Understanding How a ‘CM0 SL1’ Input Message Sent to IMS Connect Works in the Case of a Client NAK
A detailed explanation of what happens when an IMS Connect Client sends a CM0 SL1 input message to IMS Connect and a client Negative Acknowledgement (NAK) occurs
By Subhasish Sarkar01/15/2021
The Java web application would go through IMS Connect to IMS as an Open Transaction Manager Access (OTMA) transaction. COMMIT MODE and SYNCHRONIZATION (SYNC) LEVEL are some protocols that OTMA clients must stick to. CM0 stands for Commit Mode 0, which is the “Commit-then-Send” Commit Mode. Similarly, SL1 stands for SYNC LEVEL 1.
The IMS OTMA client communicates information to IMS and receives information from IMS in a prefix passed in front of the message (or command). Among the information present in the prefix are COMMIT MODE and SYNC LEVEL.
Let’s look at Figure 1 in order to understand in detail what exactly happens when an IMS Connect Client sends a CM0 SL1 input message to IMS Connect and a client Negative Acknowledgement (NAK) occurs.
Figure 1: Pictorial representation of what happens when an IMS Connect client sends a CM0 SL1 input message to IMS Connect and a client NAK occurs
Below is a step-by-step explanation of what happens when an IMS Connect client sends a CM0 SL1 input message to IMS Connect and a client NAK occurs:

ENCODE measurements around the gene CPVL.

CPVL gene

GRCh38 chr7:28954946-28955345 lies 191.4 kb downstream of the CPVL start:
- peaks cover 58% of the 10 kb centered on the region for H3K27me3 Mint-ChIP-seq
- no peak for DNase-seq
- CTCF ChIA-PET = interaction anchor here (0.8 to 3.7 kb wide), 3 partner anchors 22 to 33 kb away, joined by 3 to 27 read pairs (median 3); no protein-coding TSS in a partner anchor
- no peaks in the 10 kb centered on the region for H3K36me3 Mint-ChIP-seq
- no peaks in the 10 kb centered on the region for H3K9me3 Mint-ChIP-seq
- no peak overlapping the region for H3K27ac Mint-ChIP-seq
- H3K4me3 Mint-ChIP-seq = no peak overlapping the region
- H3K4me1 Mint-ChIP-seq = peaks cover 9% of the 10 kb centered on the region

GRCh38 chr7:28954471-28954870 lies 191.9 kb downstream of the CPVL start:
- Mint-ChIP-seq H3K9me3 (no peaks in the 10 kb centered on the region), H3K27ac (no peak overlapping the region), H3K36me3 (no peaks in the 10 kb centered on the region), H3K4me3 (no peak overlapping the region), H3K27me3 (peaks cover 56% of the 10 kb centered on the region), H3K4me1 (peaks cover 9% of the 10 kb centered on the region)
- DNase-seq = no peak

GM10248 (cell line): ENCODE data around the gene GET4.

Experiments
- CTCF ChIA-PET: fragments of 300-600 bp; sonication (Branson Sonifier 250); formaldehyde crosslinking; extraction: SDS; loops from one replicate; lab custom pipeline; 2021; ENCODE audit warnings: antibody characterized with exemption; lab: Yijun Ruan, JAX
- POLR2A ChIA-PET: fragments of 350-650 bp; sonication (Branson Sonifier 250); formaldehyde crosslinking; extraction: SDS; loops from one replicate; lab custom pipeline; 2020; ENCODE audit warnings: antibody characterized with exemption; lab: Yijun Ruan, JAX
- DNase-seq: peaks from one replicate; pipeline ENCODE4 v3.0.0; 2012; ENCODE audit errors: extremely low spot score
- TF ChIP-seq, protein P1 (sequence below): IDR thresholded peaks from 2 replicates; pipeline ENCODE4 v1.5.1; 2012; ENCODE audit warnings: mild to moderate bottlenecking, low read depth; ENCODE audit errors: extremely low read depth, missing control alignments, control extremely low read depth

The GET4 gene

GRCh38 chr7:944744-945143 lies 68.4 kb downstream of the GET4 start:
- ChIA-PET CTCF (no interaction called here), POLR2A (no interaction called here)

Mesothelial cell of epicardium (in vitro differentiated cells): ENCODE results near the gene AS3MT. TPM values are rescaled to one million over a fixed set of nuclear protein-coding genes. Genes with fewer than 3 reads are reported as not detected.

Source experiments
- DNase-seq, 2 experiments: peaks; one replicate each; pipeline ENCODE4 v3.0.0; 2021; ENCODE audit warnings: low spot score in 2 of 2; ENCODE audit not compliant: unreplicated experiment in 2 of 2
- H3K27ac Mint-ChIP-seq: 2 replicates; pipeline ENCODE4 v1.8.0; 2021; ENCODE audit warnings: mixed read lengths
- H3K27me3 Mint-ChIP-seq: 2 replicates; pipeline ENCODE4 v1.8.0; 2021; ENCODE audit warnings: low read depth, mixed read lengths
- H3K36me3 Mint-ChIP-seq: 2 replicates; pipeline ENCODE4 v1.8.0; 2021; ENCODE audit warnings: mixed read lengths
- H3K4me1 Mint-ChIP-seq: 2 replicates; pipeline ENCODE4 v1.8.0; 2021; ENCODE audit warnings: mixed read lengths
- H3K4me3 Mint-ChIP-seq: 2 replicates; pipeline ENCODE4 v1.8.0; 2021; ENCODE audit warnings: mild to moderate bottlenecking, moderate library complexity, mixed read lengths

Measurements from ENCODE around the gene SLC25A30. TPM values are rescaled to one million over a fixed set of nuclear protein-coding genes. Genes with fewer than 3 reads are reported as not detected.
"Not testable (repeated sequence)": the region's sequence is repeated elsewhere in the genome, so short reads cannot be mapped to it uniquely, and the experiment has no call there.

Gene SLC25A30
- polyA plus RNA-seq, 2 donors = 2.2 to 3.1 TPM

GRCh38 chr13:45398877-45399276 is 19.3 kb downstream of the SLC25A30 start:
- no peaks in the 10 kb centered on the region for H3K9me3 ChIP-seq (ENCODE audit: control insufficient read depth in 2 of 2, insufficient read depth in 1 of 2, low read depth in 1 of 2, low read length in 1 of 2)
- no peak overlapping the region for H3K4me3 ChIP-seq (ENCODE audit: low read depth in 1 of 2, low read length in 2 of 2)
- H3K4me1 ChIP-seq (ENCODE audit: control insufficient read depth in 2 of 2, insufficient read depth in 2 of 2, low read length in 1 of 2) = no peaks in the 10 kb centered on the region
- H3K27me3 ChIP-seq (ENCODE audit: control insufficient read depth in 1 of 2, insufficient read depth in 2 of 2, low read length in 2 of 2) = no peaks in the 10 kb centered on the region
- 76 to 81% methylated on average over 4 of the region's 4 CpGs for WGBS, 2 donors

- An IMS Connect Client sends a CM0 SL1 input message to ICON
- IMS Connect builds an SVT control block for the client, if it doesn’t already exist and sends the input message to IMS OTMA via Cross-System Coupling Facility (XCF). The transaction pipe (TPIPE) name is the Client ID.
- OTMA processes the input message. It allocates the Transaction Instance Block (TIB) control block. RACF or any other System Authorization Facility (SAF) product is called, if needed. The input message is first inserted into the IMS message queue and then enqueued on the transaction queue. After the input message has been enqueued on the transaction queue, OTMA frees the TIB control block.
- The IMS transaction does a Get-Unique (GU) to the Input Output Program Communications Block (IOPCB) to retrieve the input message. The input message is then processed by the IMS transaction application program as per the existing logic.
- Next, the IMS transaction inserts (ISRT) the reply message to the IOPCB
- The reply message is enqueued on a temporary queue
- The IMS application program reaches a syncpoint (GU IOPCB, ISRT to IOPCB)
- Syncpoint proceeds
- OTMA enqueues the reply message on a QAB (Queue Anchor Block)
- Syncpoint is successful
- Syncpoint completes
- IMS OTMA does an internal GU to retrieve the reply message from the IMS message queue
- IMS OTMA sends the reply message to IMS Connect via XCF
- IMS Connect anchors the reply message on the SVT control block
- IMS Connect sends the reply message to the IMS Connect Client; IMS Connect waits for the ACK/NAK reply from the client
- The IMS Connect Client gets the reply message from IMS Connect and sends a NAK reply message back to IMS Connect
- The IMS Connect Client notifies the user
- IMS Connect sends the NAK message to OTMA
- OTMA re-queues, or purges, or reroutes the reply message
All information in this article is provided to you “as is” and represents the views of the authors. TechChannel cannot guarantee or imply absolute reliability, serviceability or function of the information herein.
Subhasish Sarkar (SS) is an IBM Z Champion and a Senior SQA engineer at BMC software.
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